As a vote on calling witnesses looms in the Senate impeachment trial, and all the people who claim to know these sorts of things say McConnell has enough votes to prevent calling witnesses, I find myself recalling the ascent of Adolf Hitler to the chancellorship of Germany. From a précis of William Shirer’s account of Hitler rise to Germany’s Chancellorship, published in the Los Angeles Times:
When no party attained a majority after the elections of 1932, the president, Paul von Hindenburg, called for a coalition government (composed of Nazis, Communists, Social Democrats and the Center Party) and with Hitler as chancellor. On becoming Chancellor, Hitler had the Nazis torch the Reichstag, and had the Communists (who intimidated opponents also) blamed for the act. With the Communists purged from the Reichstag, Hitler, with von Hindenburg’s blessing, called for a new general election.
Hitler was again thwarted, as the Nazis were rejected by the people, and they remained a minority political party. Then, Hitler demanded the Reichstag grant him exceptional powers under a bill titled “Law for Removing the Distress of the People and Reich.” After much politicking, and with Hitler promising to respect von Hindenburg’s right of veto, the Center Party voted with the Nazis for the bill, thus giving Hitler the majority he needed in the Reichstag. With the bill passed, Hitler never looked back, as von Hindenburg died shortly thereafter. A constitutionally elected government was thus overthrown by its own legislative branch.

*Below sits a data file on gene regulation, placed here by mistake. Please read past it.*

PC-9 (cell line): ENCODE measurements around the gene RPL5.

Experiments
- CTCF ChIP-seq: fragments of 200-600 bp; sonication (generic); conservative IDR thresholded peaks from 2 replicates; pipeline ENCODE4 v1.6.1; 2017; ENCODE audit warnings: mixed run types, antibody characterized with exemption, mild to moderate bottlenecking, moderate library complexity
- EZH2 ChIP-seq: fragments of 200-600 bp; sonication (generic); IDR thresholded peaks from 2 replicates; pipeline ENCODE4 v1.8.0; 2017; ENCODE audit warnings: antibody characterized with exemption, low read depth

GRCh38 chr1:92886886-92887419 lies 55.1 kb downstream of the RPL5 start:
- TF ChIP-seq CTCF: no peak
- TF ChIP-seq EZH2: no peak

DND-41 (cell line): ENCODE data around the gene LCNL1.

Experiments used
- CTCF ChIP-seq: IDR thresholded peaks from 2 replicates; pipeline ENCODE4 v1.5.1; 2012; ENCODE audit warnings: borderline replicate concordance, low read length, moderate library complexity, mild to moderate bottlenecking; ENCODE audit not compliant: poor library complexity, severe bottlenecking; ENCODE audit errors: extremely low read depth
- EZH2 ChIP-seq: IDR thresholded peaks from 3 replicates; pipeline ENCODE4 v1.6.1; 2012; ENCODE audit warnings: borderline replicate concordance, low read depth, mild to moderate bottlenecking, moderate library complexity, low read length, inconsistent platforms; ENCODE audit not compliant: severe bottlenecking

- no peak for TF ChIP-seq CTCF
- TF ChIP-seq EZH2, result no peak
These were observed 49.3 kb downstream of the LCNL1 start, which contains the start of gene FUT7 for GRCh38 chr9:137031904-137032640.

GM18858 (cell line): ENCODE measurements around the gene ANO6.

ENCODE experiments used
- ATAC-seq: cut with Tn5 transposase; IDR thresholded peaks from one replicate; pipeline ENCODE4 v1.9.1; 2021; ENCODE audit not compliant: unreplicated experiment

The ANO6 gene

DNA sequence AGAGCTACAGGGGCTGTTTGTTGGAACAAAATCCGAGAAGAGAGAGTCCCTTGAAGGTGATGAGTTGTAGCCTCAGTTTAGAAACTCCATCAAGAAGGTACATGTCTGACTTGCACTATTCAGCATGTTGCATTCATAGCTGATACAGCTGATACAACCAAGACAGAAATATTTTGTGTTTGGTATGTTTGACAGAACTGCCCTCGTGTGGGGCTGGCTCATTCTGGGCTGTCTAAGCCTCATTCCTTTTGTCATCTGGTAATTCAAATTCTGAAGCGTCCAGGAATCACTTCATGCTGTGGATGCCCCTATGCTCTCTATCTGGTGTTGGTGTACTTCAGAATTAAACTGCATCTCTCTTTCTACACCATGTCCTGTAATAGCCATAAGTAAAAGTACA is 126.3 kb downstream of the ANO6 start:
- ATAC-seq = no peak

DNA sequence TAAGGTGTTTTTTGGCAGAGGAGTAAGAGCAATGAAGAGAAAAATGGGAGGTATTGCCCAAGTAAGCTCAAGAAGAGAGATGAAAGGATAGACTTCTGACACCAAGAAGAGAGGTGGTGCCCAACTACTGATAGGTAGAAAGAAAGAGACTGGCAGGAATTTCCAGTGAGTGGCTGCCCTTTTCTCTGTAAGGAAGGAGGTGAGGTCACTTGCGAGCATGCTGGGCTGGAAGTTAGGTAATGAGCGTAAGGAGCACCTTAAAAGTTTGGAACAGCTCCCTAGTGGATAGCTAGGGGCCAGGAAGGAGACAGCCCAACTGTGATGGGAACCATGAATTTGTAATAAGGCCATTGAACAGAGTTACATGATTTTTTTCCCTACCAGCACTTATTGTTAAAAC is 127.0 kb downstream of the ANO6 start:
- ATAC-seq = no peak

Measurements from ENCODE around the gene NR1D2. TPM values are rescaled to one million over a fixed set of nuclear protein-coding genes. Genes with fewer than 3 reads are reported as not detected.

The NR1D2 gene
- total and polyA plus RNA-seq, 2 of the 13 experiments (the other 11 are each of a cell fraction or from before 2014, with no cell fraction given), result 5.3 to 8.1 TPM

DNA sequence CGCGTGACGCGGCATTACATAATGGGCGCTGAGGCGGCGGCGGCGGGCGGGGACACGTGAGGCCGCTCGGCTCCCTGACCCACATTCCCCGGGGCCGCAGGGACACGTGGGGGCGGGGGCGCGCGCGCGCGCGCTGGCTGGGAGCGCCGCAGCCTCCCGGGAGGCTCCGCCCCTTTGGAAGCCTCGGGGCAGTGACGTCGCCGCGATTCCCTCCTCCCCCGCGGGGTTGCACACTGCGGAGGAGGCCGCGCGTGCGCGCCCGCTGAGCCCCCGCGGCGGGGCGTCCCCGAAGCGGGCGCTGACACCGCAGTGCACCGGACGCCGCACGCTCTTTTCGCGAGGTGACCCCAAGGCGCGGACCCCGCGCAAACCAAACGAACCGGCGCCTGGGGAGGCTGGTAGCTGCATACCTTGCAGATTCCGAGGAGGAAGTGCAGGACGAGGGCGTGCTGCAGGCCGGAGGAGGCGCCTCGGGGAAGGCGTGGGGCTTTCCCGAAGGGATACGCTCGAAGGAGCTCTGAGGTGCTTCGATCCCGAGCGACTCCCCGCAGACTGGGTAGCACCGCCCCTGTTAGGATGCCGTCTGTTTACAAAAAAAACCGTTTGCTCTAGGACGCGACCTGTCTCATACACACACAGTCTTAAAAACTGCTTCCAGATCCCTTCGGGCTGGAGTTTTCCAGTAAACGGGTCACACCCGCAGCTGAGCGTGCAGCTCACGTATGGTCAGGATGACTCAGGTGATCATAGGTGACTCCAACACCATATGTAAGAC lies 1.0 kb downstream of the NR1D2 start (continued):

What has gone wrong, I suppose, is that the Founders assumed that legislators would be jealous of their prerogatives and power; certainly, they would be dumbstruck by the sight of a craven Senate acquiescing in the plain lawlessness of such as Donald Trump.
The classical, almost universally accepted explanation of Hitler’s popularity finds its locus in reaction against the humiliations of Versaille following World War I. Similarly, Trump’s support is found chiefly, though not exclusively, among the non-college educated who have been left behind, and often jobless, by evolving technologies and their associated cultural shifts.
It’s not over till it’s over, but the look of things just now is that we’re about to be betrayed into authoritarianism by cynical Trump sycophants — looking at you, Alan Dershowitz — and Senators cowed by the American Gothic crowd.